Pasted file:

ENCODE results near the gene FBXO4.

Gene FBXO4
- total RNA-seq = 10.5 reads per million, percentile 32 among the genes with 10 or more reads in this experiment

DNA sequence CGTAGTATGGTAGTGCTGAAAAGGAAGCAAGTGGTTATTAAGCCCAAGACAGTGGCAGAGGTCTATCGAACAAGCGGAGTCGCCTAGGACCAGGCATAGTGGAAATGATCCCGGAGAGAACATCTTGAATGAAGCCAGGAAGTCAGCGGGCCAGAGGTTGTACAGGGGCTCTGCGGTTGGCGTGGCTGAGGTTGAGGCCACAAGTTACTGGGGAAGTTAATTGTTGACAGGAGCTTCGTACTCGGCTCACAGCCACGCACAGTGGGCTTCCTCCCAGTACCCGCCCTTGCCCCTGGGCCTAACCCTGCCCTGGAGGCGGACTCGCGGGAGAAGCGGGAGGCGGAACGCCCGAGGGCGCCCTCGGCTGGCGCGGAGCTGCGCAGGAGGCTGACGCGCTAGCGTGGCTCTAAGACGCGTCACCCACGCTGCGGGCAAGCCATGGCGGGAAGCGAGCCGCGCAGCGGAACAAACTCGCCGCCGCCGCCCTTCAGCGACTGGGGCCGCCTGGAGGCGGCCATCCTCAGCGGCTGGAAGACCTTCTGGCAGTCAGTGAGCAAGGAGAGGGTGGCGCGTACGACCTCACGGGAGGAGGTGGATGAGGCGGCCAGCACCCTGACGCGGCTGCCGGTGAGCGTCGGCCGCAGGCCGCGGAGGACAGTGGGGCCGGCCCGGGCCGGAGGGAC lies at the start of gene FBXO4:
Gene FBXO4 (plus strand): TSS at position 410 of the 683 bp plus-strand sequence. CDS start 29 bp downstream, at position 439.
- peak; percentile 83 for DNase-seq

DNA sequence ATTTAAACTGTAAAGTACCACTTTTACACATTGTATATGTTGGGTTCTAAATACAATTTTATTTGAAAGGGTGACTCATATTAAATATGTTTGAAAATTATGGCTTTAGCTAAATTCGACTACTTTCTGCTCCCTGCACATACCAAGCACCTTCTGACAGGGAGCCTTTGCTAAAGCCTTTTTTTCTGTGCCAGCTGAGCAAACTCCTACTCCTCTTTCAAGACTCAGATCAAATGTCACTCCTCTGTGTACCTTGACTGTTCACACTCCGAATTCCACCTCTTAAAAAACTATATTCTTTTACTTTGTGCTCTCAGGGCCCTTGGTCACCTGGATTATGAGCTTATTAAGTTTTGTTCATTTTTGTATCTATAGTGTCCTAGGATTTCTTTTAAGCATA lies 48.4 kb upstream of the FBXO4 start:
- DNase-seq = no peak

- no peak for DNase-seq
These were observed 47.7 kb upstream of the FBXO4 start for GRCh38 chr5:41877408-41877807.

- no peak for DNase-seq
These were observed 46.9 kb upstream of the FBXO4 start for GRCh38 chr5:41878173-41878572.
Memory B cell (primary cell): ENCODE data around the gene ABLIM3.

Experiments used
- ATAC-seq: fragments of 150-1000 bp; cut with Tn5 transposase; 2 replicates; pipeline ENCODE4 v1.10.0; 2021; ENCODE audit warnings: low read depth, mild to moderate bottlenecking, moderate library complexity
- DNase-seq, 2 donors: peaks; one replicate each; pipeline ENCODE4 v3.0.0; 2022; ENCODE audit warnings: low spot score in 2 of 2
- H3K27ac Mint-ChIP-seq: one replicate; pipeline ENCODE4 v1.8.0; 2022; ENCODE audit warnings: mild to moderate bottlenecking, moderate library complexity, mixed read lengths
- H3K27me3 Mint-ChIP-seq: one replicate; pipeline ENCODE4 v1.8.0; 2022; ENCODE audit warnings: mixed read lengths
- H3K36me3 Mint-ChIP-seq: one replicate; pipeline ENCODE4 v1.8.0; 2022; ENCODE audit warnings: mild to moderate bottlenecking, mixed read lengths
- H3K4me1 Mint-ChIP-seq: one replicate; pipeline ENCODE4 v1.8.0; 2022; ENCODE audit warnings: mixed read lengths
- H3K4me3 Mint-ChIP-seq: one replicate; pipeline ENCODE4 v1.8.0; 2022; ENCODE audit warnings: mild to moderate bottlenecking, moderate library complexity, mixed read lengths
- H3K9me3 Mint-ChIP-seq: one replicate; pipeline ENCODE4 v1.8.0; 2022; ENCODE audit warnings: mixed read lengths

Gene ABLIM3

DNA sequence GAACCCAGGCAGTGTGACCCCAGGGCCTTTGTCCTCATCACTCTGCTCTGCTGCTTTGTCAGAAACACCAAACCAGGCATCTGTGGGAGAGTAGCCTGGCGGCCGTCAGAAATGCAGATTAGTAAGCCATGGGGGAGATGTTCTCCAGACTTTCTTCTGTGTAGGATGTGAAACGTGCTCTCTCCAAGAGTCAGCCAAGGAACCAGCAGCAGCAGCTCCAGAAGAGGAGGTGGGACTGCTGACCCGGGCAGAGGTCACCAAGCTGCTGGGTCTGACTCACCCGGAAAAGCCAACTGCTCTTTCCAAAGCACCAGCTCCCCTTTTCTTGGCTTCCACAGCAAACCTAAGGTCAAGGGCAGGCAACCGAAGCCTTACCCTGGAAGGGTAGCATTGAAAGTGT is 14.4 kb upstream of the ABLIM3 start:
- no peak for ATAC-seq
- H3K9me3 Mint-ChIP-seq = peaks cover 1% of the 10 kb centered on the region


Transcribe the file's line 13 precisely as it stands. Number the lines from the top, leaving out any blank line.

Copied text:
Memory B cell (primary cell): ENCODE data around the gene ABLIM3.